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Google’s Head of Sustainability Wants You to See the Earth in a New Way

Most of us will never travel to space or experience “the overview effect,” a feeling astronauts have reportd after seeing Earth from a distance. In orbit, our home looks surprisingly tiny and fragile, surrounded by darkness; as Apollo 8 astronaut Jim Lovell put it in 1968: “The vast loneliness is awe-inspiring, and it makes you realize just what you have back there on Earth.”

Many astronauts have returned home with a renewed passion for protecting our fragile planet, and scientists have long tried to recreate the overview effect for citizens using virtual reality, isolation tanks, and videos. Seeing is believing—especially when it comes to abstract concepts, whether it’s Earth’s place in the universe or irreversible climate change.

Google Earth’s new Timelapse feature was inspired by a desire to show us precisely what climate change looks like. Using 24 million satellite images representing quadrillions of pixels compiled over the course of 37 years (thanks in large part to NASA), Timelapse is an interactive, 4-D experience that illustrates how certain areas of the planet have changed incredibly quickly. Watch how sea ice in Greenland has melted as the planet warms, contributing to global sea level rise; how deforestation in the Amazon has intensified in the past 20 years; how the Aral Sea has dried up to a fraction of its size since the early 2000s; how decades of bushfires have impacted Yellabinna, Australia. You can watch skylines pop up seemingly overnight in Naypyitaw, Myanmar, and Dubai, UAE, alluding to the environmental costs of rapid urbanization.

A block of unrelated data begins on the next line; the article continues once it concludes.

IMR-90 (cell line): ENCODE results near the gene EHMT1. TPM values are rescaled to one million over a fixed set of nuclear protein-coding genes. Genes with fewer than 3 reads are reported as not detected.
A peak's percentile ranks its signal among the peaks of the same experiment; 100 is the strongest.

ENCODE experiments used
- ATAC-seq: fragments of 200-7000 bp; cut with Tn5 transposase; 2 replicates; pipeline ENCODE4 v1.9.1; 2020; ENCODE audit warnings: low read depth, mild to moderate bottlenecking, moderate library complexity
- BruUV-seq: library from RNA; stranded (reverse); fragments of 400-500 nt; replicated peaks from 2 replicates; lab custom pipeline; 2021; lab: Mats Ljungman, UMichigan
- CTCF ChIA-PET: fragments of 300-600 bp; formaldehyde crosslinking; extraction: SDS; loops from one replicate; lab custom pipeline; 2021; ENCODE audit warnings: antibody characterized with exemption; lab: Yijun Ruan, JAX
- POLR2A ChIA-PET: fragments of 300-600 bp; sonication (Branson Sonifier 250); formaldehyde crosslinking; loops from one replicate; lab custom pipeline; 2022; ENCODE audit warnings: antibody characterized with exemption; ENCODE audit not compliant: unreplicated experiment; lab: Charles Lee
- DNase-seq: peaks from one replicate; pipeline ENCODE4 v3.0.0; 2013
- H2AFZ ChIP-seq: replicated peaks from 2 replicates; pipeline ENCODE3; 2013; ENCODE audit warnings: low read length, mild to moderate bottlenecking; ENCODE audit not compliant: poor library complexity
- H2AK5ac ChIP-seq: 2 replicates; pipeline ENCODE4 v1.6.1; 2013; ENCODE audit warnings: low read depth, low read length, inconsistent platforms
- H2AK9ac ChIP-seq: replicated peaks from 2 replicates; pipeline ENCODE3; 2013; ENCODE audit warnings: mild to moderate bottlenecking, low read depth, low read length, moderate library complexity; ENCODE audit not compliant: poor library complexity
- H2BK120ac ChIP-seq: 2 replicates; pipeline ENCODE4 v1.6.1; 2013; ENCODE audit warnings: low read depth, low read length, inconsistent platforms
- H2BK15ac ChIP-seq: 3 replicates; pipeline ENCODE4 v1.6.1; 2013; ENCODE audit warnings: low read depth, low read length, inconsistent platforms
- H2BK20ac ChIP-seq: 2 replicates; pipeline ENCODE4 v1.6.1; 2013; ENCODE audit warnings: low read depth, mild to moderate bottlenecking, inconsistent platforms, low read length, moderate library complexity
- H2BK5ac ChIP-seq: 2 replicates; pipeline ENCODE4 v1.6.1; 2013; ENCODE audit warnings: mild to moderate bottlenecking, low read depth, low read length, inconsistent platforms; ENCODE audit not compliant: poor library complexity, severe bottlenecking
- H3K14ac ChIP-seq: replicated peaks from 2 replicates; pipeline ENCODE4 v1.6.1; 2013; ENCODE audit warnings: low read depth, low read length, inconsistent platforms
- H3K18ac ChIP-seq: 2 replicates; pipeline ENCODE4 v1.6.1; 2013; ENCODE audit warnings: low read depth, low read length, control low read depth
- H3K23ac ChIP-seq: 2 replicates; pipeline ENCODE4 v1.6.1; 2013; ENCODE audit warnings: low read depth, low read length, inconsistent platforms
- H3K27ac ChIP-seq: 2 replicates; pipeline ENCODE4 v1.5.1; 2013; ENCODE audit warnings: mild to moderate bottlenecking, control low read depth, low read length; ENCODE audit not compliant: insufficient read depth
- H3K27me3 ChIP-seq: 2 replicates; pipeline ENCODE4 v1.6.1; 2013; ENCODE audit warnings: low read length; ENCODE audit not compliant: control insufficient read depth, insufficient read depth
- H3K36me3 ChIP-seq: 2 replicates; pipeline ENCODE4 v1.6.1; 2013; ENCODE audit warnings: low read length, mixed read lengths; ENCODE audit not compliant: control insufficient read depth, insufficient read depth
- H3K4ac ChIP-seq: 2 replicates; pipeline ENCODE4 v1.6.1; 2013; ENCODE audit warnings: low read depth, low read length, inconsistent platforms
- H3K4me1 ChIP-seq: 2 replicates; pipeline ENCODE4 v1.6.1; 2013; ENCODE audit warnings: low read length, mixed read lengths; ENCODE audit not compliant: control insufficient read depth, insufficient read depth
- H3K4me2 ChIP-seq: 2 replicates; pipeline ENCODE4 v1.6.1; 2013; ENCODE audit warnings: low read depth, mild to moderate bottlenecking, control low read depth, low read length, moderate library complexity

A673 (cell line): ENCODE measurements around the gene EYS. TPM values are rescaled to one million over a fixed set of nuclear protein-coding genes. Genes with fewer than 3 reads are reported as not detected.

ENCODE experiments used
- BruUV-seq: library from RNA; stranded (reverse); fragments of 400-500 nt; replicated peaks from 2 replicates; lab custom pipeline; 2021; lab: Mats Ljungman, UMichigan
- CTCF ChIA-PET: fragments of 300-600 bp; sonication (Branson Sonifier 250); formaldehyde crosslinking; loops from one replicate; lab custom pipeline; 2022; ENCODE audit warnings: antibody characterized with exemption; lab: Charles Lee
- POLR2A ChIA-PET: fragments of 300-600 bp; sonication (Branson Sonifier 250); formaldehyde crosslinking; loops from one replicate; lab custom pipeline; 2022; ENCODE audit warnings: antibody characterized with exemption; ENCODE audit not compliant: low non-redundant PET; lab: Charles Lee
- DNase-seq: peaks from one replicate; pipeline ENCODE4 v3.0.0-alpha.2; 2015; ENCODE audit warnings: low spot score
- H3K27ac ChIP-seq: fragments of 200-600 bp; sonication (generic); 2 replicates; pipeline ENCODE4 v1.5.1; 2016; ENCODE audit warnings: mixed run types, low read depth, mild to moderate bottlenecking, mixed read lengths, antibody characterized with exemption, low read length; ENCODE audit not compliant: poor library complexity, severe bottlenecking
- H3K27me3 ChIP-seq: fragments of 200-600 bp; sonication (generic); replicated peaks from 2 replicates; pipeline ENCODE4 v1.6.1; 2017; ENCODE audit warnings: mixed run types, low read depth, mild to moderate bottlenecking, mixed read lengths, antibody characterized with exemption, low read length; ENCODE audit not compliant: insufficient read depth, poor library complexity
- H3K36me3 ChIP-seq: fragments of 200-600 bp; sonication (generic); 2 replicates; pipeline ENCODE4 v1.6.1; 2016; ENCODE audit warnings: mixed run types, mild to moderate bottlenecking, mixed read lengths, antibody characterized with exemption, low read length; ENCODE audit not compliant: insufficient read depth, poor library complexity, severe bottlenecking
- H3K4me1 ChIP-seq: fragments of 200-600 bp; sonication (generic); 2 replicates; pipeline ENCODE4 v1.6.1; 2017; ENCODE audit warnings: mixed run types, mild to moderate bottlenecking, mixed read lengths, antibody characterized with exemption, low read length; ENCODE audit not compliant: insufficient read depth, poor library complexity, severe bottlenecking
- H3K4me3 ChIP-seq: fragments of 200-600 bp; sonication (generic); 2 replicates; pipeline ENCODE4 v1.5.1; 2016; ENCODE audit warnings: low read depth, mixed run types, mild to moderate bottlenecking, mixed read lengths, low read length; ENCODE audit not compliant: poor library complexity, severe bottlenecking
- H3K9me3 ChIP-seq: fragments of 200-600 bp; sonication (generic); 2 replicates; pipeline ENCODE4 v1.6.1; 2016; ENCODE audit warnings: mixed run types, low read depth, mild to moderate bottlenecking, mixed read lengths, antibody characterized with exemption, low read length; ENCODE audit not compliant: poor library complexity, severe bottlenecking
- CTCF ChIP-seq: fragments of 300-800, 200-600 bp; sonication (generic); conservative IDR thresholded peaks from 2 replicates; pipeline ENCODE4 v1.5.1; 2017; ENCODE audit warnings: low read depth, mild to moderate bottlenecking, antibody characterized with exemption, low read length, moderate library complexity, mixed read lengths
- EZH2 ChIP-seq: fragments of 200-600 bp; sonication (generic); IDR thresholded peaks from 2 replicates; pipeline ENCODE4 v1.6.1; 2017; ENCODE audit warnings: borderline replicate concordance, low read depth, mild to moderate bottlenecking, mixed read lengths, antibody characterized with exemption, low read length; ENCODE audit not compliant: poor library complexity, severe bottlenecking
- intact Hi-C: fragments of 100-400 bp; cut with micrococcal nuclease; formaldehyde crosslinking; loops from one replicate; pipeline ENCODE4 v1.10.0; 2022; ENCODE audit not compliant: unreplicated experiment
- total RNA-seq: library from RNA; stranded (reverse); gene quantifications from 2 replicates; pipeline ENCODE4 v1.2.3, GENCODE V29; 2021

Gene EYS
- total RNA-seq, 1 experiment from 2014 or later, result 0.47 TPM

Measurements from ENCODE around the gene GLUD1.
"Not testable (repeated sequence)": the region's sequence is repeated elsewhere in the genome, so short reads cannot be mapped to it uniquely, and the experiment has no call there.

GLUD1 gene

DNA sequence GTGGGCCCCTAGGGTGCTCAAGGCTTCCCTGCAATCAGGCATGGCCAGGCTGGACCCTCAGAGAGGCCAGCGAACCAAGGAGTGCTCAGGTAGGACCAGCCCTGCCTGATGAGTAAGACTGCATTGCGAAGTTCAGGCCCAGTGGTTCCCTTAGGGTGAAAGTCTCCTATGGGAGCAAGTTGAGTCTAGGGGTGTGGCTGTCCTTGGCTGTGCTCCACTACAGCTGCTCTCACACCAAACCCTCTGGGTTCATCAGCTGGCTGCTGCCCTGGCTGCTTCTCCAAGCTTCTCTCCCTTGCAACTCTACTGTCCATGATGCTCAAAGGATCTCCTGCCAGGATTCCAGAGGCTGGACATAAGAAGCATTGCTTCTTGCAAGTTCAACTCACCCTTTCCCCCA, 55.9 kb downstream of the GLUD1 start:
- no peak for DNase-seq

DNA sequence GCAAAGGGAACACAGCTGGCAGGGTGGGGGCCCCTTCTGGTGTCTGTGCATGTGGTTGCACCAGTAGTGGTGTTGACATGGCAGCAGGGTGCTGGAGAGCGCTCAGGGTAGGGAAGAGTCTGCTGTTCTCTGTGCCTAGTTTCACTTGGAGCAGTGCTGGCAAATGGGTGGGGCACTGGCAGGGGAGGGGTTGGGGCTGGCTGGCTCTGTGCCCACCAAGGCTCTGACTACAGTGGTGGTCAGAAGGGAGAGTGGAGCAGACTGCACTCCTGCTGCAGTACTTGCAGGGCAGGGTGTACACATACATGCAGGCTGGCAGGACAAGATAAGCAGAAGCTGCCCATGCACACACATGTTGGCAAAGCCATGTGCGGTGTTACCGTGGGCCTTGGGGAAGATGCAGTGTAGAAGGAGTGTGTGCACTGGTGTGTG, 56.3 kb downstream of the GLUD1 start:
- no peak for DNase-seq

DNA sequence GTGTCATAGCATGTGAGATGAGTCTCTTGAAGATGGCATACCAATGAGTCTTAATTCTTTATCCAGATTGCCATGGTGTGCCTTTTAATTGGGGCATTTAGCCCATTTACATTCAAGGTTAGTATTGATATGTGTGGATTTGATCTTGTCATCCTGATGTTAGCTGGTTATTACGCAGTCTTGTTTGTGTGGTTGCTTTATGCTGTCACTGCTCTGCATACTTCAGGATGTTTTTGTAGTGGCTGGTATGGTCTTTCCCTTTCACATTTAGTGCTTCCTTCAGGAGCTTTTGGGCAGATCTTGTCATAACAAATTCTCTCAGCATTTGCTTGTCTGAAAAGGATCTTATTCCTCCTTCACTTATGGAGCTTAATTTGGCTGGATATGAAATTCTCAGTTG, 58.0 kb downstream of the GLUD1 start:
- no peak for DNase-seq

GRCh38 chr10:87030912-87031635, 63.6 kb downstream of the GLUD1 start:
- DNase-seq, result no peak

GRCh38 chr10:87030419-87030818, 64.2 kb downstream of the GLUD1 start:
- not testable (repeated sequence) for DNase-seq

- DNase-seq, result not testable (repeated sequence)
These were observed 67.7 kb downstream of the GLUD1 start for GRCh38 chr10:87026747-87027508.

“These kinds of poignant visuals play a really important role in the environmental movement,” says Kate Brandt, Google’s sustainability officer. “I think a lot about the ‘Earthrise’ image the Apollo 8 crew took in 1968, with the earth rising over the lunar horizon—people often credit that as a catalyst of the modern environmental movement, because we suddenly [grasped] the fragility and preciousness of the planet. Photos of the Cuyahoga River burning in 1969 because it was so polluted captured people, too. It led to water regulation and ultimately the founding of the Environmental Protection Agency. We think about Timelapse as having a similar power to educate, inspire, and show people visually what’s been happening on our planet.”

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